SD 58 still considering solar panels after report reveals lack of economic benefit

By on February 6, 2018
Solar panel. (Stock photo)

Installing solar panels on School District 58 high schools will require more discussion amongst trustees after a report showed a poor return on investment.

“[We’ll] have a look at it by school and whether we should be looking at a larger project or just a project that would enable a science class to monitor and learn about [solar power],” school board chair Gordon Comeau told the Herald.

The installation of solar panels at Princeton and Merritt secondary schools may not be an economically viable option, but there is an educational component to consider school board trustees heard at their regular meeting last month.

SD 58 operations manager Darrell Finnigan presented a report to trustees outlining the feasibility of installing the green technology at each school, saying the panels could pay for themselves within their 25-year lifespan.

However, those numbers represent the panels operating at optimal levels and these estimated timelines would be pushed back consistently when taking into account poorer performance in the winter months and smoky skies during the summer.

There are no grants available for such a project, Finnigan told trustees.

Finnigan consulted the company Terratek — a renewable energy company that installed solar panels of the roof of the Lower Nicola Band School — to examine the possibility of placing 150 solar panels at Princeton Secondary (PSS) and 357 panels at Merritt Secondary School (MSS).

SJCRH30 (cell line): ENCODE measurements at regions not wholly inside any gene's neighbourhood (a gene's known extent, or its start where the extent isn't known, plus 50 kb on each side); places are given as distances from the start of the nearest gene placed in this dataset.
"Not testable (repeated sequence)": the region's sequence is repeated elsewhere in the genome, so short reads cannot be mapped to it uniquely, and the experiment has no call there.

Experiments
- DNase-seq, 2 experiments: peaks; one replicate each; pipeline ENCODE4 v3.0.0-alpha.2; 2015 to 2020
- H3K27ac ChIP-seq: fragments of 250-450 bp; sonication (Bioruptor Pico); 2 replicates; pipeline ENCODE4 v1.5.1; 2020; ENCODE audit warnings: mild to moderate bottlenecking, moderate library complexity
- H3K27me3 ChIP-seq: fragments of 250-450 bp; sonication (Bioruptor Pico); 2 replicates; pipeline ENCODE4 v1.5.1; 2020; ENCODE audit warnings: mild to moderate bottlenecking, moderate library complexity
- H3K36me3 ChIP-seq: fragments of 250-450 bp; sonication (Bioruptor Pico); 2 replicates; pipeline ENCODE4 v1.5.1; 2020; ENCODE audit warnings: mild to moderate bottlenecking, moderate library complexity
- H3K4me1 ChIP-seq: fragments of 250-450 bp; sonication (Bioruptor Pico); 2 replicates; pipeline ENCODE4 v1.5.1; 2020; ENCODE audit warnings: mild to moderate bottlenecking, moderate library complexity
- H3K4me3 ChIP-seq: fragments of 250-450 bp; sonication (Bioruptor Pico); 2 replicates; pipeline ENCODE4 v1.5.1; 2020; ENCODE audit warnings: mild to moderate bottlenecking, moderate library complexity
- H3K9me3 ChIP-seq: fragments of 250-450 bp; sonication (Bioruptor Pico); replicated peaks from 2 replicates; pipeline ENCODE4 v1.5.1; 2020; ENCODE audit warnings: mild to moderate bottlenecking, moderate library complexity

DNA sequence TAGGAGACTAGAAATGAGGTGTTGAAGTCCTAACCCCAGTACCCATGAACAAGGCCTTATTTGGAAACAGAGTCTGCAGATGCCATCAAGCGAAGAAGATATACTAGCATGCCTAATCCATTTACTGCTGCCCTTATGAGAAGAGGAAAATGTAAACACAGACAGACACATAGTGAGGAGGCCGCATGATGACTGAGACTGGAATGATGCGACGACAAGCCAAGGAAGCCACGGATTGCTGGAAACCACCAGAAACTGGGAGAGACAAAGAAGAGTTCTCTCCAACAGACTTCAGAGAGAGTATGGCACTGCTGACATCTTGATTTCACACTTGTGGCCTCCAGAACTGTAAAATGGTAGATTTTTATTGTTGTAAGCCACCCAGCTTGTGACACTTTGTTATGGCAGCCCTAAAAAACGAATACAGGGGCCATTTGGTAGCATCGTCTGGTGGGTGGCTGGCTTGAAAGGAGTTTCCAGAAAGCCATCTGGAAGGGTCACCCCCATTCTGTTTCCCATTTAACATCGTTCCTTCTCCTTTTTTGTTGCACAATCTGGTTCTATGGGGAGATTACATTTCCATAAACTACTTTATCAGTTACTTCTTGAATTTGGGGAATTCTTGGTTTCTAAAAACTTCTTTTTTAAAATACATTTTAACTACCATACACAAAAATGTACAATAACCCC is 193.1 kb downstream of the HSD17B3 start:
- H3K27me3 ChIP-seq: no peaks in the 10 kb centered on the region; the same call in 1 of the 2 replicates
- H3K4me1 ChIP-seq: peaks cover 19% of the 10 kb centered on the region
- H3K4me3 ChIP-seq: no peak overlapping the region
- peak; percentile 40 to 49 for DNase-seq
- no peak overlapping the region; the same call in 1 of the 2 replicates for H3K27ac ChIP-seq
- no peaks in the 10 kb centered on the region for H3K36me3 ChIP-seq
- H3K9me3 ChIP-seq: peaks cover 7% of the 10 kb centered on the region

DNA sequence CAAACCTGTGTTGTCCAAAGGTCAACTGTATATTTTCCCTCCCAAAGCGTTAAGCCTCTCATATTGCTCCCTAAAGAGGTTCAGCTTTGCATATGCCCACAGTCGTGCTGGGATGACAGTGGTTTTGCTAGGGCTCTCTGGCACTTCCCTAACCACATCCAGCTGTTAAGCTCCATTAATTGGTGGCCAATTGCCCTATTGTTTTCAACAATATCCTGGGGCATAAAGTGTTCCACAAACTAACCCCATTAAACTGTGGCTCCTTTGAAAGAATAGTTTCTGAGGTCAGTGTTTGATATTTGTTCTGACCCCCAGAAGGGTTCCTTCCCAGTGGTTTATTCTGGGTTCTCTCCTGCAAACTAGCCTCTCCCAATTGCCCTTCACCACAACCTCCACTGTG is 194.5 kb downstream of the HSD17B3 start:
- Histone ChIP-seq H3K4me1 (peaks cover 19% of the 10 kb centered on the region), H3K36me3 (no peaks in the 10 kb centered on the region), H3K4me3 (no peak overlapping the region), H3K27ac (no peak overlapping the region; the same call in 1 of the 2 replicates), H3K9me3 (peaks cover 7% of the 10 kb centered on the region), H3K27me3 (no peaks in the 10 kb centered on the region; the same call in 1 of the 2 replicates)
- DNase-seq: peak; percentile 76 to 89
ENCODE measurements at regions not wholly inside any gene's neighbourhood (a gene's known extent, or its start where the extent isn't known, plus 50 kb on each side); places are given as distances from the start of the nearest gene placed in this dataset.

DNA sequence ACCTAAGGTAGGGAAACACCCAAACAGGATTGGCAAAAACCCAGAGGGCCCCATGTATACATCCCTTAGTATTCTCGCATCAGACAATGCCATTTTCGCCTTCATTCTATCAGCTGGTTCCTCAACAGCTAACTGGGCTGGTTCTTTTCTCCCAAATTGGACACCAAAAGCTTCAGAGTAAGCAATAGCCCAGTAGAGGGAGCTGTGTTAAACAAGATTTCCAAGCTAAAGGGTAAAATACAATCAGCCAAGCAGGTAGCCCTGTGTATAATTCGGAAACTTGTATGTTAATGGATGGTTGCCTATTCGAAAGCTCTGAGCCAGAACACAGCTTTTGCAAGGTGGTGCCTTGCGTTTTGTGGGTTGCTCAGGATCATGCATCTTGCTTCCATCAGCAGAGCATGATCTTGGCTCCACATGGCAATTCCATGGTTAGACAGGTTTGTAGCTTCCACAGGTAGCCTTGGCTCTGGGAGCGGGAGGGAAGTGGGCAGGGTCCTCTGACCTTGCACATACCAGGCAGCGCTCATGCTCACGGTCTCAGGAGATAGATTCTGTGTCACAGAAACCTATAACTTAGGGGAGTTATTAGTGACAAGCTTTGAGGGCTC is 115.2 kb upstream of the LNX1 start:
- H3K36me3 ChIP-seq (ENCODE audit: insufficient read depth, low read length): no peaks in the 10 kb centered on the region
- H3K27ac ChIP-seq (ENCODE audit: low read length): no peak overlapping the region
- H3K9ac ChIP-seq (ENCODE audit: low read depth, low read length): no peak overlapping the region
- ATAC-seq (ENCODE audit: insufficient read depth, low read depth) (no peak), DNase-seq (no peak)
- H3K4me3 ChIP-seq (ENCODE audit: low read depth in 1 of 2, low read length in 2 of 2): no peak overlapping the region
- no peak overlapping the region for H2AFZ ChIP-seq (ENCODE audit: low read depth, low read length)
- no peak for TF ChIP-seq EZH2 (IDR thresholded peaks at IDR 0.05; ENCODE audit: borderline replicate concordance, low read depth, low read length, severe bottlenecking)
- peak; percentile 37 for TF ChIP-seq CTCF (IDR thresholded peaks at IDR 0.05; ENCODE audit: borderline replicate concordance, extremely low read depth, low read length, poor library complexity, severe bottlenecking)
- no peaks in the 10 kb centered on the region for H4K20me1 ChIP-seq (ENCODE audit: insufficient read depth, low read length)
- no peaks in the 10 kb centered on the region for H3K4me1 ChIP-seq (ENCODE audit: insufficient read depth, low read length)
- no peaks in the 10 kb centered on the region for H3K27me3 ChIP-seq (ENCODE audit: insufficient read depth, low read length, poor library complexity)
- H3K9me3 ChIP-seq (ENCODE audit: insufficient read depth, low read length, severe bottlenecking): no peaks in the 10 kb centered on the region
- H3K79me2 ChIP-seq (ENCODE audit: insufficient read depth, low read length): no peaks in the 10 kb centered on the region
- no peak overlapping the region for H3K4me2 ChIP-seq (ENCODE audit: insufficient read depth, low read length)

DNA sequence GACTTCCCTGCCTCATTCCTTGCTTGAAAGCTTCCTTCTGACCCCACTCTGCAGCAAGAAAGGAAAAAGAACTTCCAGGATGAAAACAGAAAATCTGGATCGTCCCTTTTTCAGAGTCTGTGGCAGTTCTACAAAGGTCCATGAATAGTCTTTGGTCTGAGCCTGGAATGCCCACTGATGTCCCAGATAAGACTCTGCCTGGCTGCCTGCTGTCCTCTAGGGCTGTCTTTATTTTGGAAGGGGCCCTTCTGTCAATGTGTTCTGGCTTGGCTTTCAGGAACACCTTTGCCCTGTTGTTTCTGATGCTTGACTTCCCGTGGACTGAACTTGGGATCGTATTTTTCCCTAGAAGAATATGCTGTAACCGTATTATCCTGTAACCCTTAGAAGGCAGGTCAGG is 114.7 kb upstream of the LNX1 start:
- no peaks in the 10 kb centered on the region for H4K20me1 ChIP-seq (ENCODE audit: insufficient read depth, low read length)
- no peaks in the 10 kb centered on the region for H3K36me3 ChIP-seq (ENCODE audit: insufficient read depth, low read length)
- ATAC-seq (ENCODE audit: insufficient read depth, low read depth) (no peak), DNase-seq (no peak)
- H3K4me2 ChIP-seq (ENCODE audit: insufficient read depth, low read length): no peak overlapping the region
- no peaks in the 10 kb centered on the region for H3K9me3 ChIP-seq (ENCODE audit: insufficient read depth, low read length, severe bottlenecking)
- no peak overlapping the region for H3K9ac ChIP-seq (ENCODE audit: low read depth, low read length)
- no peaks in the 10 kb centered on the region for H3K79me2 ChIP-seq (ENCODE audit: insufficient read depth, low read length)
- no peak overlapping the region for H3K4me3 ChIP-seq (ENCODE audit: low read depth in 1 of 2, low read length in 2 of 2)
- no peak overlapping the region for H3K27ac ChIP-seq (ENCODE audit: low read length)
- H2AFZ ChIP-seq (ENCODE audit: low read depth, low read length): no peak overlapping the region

The solar panels proposed for PSS would produce about 57,750 kilowatts per year and pay for themselves in about 18 years while the MSS panels would produce 143,500 kilowatts annually, taking 14 years to pay back —  all if operating at optimum capacity.

The panels would cost about $126,000 for Princeton and $294,000 for Merritt.

Fortis BC is the power supplier in Princeton, and BC Hydro is the one for Merritt, and the amount of power each school would be allowed to put back on the grid at any one time is capped at 50 kilowatts for PSS and 100 for MSS.

“That really limits what you can do and how much [power] you can make,” Finning told the board.

The solar panels would only contribute a portion of each school’s power, with the excess being sent to the grid and coming off their electricity bills, Finnigan told the Herald.

Secretary treasurer Kevin Black told trustees the projects don’t make much sense from an economic point of view given the poor return on investment, but the educational component is priceless.

Each system would come with monitoring systems, which students could use, Finnigan told the board.

“It’s all online; anybody can log in with the code,” he said, adding that reports and spreadsheets can be produced from the system as well.

Both of the proposed systems are designed for the maximum kilowatt return back to the grid, but projects at either school could be built at any size, he said.

“Many schools do just that,” Finnigan told the board. “They throw up four, five, six panels [and] do classes around it. [The] kids get out of it what they need and they don’t have the $300,000 cost.”

Finnigan also pointed out the educational component would depend on the teacher.

“At this point in time it’s going to take further discussion to decide if we move ahead on it at all,” Comeau told the Herald.

He added that the board is trying to connect with Lower Nicola Band Chief Aaron Sam to get more information as to how the solar panels have performed so far at the band school.

“We need more of a realistic look at what it actually does put out,” Comeau said.

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